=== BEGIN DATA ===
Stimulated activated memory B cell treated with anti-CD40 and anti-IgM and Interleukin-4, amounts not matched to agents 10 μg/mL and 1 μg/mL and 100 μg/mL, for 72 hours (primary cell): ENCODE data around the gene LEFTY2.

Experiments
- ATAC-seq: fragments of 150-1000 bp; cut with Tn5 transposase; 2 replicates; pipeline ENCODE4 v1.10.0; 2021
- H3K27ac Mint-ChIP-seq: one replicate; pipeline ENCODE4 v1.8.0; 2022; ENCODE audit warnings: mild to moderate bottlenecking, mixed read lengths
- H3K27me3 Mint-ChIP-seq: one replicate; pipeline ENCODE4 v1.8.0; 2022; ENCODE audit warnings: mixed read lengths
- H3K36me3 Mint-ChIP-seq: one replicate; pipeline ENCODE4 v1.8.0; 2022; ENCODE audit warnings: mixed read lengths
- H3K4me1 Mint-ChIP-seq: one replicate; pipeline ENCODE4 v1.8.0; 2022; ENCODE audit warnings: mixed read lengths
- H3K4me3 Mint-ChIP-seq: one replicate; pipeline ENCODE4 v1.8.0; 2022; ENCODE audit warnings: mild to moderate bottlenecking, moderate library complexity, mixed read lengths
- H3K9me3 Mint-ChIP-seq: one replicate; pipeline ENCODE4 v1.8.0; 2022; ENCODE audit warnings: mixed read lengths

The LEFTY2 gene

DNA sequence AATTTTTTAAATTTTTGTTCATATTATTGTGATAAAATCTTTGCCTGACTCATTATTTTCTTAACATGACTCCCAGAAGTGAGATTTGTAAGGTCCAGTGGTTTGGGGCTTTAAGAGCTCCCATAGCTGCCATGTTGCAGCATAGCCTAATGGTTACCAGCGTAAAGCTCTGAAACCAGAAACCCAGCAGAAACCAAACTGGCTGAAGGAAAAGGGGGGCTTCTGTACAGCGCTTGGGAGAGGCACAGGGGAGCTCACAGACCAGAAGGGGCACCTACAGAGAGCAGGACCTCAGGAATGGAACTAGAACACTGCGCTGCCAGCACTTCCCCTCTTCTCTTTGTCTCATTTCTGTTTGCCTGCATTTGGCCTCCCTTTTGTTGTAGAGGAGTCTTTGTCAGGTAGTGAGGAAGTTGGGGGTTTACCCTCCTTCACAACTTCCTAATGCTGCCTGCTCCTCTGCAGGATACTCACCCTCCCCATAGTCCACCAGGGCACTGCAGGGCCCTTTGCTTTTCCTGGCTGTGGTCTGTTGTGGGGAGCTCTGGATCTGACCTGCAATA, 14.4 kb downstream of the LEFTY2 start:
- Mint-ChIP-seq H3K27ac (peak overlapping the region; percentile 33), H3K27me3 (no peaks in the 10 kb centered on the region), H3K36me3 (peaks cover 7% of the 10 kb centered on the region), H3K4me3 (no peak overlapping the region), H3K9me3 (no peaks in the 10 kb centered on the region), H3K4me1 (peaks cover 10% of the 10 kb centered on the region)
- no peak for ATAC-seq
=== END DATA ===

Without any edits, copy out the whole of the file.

Stimulated activated memory B cell treated with anti-CD40 and anti-IgM and Interleukin-4, amounts not matched to agents 10 μg/mL and 1 μg/mL and 100 μg/mL, for 72 hours (primary cell): ENCODE data around the gene LEFTY2.

Experiments
- ATAC-seq: fragments of 150-1000 bp; cut with Tn5 transposase; 2 replicates; pipeline ENCODE4 v1.10.0; 2021
- H3K27ac Mint-ChIP-seq: one replicate; pipeline ENCODE4 v1.8.0; 2022; ENCODE audit warnings: mild to moderate bottlenecking, mixed read lengths
- H3K27me3 Mint-ChIP-seq: one replicate; pipeline ENCODE4 v1.8.0; 2022; ENCODE audit warnings: mixed read lengths
- H3K36me3 Mint-ChIP-seq: one replicate; pipeline ENCODE4 v1.8.0; 2022; ENCODE audit warnings: mixed read lengths
- H3K4me1 Mint-ChIP-seq: one replicate; pipeline ENCODE4 v1.8.0; 2022; ENCODE audit warnings: mixed read lengths
- H3K4me3 Mint-ChIP-seq: one replicate; pipeline ENCODE4 v1.8.0; 2022; ENCODE audit warnings: mild to moderate bottlenecking, moderate library complexity, mixed read lengths
- H3K9me3 Mint-ChIP-seq: one replicate; pipeline ENCODE4 v1.8.0; 2022; ENCODE audit warnings: mixed read lengths

The LEFTY2 gene

DNA sequence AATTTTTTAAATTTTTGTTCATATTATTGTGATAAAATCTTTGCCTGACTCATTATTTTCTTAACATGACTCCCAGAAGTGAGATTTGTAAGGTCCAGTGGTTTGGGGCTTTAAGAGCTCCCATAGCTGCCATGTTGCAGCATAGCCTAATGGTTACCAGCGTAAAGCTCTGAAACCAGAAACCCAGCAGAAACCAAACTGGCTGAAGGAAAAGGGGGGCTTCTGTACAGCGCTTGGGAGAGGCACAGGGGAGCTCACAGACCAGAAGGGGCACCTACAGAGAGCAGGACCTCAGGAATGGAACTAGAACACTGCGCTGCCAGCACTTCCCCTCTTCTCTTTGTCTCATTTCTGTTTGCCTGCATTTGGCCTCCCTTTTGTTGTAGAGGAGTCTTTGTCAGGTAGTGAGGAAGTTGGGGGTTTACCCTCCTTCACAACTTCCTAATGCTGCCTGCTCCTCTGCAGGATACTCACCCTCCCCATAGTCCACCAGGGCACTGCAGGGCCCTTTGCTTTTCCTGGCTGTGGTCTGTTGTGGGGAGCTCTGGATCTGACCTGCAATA, 14.4 kb downstream of the LEFTY2 start:
- Mint-ChIP-seq H3K27ac (peak overlapping the region; percentile 33), H3K27me3 (no peaks in the 10 kb centered on the region), H3K36me3 (peaks cover 7% of the 10 kb centered on the region), H3K4me3 (no peak overlapping the region), H3K9me3 (no peaks in the 10 kb centered on the region), H3K4me1 (peaks cover 10% of the 10 kb centered on the region)
- no peak for ATAC-seq